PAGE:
There’s the right way to do these things. And then there’s Tim Echols’ way.
Echols is a member of the state Public Service Commission, charged with regulating the state’s energy utilities, telecom companies and trucking and limousine services. As Kristi Swartz reports in today’s AJC, Echols wrote a letter back in March to Augusta National Golf Club, using official PSC stationery, requesting two tickets to a practice round of the Masters.
“As a statewide elected official, I would welcome the opportunity to visit with constituents and guests in our state,” Echols wrote.
Getting no response to his first letter, Echols stepped up the heat. He wrote another letter, demanding access to the grounds to allow him to inspect limousines being used to service members, players and guests at the tournament, so that he could ensure that they were properly licensed by the PSC.
He still didn’t get in.
If you’re wondering how Echols came up with such a cockamamie approach, I may be able to help you out. You see, before filing to run for the PSC last year, Echols served as campaign manager for then-Insurance Commissioner John Oxendine in his failed run for governor. And Oxendine was renowned for his less-than-subtle use of public office as leverage to get what he wanted.
As Swartz reported in late July, the newly elected Echols has also run up twice as much in expense reimbursements as any other PSC commissioner, spending more than $12,000 on trips that have often been a dubious mix of personal and public business.
“Since he took office in January, Echols’ billings for mileage, hotels and meals have included $1,231.42 for a trip to Savannah to showcase his personal compressed natural gas-fueled car in a St. Patrick’s Day parade; $337.62 to Albany for nuclear waste meetings, which coincided with his daughter’s track meet there; and $79.05 in mileage from his Winterville home to the Woodruff Arts Center because he wore a gold PSC name badge and represented the agency.
There have been additional trips to Brunswick, St. Simons and Ossabaw islands, some of them including members of his family….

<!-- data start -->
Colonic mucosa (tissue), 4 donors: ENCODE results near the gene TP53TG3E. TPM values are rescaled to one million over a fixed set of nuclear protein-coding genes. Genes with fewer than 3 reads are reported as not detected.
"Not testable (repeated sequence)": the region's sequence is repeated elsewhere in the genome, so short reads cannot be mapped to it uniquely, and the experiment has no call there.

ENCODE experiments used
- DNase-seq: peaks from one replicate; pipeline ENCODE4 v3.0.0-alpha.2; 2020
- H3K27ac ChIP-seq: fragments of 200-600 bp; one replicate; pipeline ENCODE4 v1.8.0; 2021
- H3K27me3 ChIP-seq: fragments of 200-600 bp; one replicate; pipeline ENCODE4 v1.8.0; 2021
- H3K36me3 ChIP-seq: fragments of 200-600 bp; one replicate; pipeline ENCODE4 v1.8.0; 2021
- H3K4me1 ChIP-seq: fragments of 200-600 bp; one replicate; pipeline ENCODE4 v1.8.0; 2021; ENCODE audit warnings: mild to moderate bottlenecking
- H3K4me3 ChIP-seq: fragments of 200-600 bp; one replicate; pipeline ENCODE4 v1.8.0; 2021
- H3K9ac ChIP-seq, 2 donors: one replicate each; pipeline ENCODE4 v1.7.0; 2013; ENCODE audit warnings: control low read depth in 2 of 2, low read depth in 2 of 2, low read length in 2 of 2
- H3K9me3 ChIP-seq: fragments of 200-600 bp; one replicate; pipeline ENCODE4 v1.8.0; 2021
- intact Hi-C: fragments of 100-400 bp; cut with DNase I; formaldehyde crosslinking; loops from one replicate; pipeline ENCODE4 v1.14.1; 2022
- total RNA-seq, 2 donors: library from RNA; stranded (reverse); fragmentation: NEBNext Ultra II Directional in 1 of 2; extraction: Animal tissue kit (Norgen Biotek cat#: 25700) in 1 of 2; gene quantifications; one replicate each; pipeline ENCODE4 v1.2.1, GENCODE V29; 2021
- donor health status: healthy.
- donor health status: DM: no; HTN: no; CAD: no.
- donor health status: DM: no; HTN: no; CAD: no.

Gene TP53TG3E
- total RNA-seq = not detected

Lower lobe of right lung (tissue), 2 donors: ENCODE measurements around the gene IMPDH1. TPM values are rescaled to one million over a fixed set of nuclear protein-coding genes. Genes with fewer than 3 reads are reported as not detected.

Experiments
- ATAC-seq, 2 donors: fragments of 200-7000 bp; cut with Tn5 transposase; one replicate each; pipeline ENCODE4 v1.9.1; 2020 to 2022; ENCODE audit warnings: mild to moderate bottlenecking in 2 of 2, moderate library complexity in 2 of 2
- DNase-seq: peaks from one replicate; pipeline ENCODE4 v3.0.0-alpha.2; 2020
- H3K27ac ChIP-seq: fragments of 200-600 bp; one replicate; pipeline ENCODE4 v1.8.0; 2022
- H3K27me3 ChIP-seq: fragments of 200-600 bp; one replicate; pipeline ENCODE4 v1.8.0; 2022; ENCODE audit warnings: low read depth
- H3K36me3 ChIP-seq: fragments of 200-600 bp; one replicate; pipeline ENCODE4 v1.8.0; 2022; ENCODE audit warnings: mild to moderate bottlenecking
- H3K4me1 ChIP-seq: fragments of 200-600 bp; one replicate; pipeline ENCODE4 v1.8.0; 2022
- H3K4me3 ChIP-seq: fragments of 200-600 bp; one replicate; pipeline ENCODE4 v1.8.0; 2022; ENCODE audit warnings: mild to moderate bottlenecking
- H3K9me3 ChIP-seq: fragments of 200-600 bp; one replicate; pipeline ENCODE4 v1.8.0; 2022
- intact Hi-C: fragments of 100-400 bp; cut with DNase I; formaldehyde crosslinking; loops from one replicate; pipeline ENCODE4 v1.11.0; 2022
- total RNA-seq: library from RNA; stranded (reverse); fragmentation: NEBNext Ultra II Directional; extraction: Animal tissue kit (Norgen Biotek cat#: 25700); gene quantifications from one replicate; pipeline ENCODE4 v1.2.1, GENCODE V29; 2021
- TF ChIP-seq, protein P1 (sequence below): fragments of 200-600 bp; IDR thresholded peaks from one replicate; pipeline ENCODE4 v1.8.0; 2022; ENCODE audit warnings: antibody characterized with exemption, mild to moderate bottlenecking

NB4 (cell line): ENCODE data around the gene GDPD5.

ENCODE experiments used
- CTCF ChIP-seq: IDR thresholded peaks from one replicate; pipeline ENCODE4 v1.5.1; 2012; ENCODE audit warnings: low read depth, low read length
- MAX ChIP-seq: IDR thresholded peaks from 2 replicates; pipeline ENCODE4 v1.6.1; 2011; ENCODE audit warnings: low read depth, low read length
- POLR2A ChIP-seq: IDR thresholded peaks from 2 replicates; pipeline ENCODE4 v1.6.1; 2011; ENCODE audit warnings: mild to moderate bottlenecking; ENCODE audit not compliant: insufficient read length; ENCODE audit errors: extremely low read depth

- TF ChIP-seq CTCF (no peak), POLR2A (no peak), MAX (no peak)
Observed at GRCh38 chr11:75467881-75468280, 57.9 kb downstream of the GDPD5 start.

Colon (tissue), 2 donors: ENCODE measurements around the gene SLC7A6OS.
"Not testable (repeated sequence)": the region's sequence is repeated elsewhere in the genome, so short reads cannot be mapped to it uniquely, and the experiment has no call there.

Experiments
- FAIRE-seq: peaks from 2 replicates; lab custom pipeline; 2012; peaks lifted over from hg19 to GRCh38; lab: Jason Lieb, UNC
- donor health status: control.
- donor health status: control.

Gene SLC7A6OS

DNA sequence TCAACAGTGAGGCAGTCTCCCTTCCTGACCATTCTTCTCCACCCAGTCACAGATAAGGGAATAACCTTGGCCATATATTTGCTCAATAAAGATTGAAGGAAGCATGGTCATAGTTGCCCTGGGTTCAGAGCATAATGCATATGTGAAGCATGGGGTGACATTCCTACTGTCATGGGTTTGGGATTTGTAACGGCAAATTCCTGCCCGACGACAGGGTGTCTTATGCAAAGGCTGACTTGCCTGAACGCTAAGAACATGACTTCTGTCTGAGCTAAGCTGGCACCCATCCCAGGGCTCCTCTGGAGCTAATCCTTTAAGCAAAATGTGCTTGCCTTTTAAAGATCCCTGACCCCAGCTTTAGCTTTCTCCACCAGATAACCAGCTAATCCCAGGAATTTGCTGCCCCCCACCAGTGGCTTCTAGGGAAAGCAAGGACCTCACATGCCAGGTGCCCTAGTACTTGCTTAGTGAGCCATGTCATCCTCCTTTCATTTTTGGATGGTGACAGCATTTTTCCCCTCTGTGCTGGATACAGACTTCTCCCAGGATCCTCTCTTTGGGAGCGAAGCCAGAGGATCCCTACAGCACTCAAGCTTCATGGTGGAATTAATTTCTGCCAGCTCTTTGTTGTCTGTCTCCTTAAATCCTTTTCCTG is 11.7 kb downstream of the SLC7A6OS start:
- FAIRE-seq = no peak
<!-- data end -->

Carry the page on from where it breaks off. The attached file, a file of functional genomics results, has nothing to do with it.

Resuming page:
That said, Echols has lined up a 10-day trip to France next year to tour some of the country’s 52 nuclear plants and learn how that industry handles spent fuel. He will pay for the trip out of campaign funds rather than expense it.”
Echols defends his blunt approach to the Masters by explaining that he didn’t want to acquire tickets through lobbyists, which might make him beholden to them. That makes a certain strange kind of sense. Indeed, if you look through disclosure forms, you discover that so far this year, Echols has accepted just two meals, worth a total of $66.75, from lobbyists.
On the other hand, Echols’ colleague at the PSC, Lauren “Bubba” McDonald, did wrangle a ticket to a Masters practice round, courtesy of an AT&T lobbyist. So far this year, McDonald has also accepted $1,999.67 in lodging, meals and other goodies from SCANA, a gas marketing company that he was elected to regulate on behalf of the people of Georgia.
SCANA has been even more hospitable to another commissioner, Doug Everett, for whom it has purchased $2,169.96 in lodging, meals and other benefits so far this year.
A third PSC colleague, Stan Wise, isn’t listed as attending the Masters this year but did accept three rounds of golf, for a total of $435, from David Christopher Weaver, a lobbyist for Atlanta Gas Light Co., which the PSC regulates. So far this year, the AGL lobbyist has showered Wise with $1,237.65 in golf, meals and other benefits.
(The fifth PSC member, Chuck Eaton, hasn’t accepted — or perhaps been offered — largesse on that scale.)
And of course, PSC commissioners are hardly alone. Another lobbyist reports spending $990 on tickets, food and lodging to take state Sen. Renee Unterman and her spouse to the Masters, courtesy of Hall, Booth, Smith and Slover, an Atlanta law firm. Two other state legislators are also listed as accepting Masters tickets from lobbyists.
Other entries in the disclosure data base are a little more opaque. One lobbyist reports spending $668 to take two state representatives to an unnamed “golf tournament” on April 7. That happened to be the starting date of the 2011 Masters, which ran April 7-10. Another reported spending $50 to buy “ticket to golf tournament” for House Speaker David Ralston on April 10. (If anybody else knows how to snag a ticket to the final round at Augusta for $50, please let me in on the deal.)
The point is, there’s clearly a “right” way to get your back scratched. If you stay within approved channels, under Georgia law you can legally accept thousands of dollars worth of benefits, even from companies you’re supposed to be regulating. In the words of the Wicked Witch of the West, “these things must be done delicately.”
It’s an approach Echols has yet to master, so to speak.
– Jay Bookman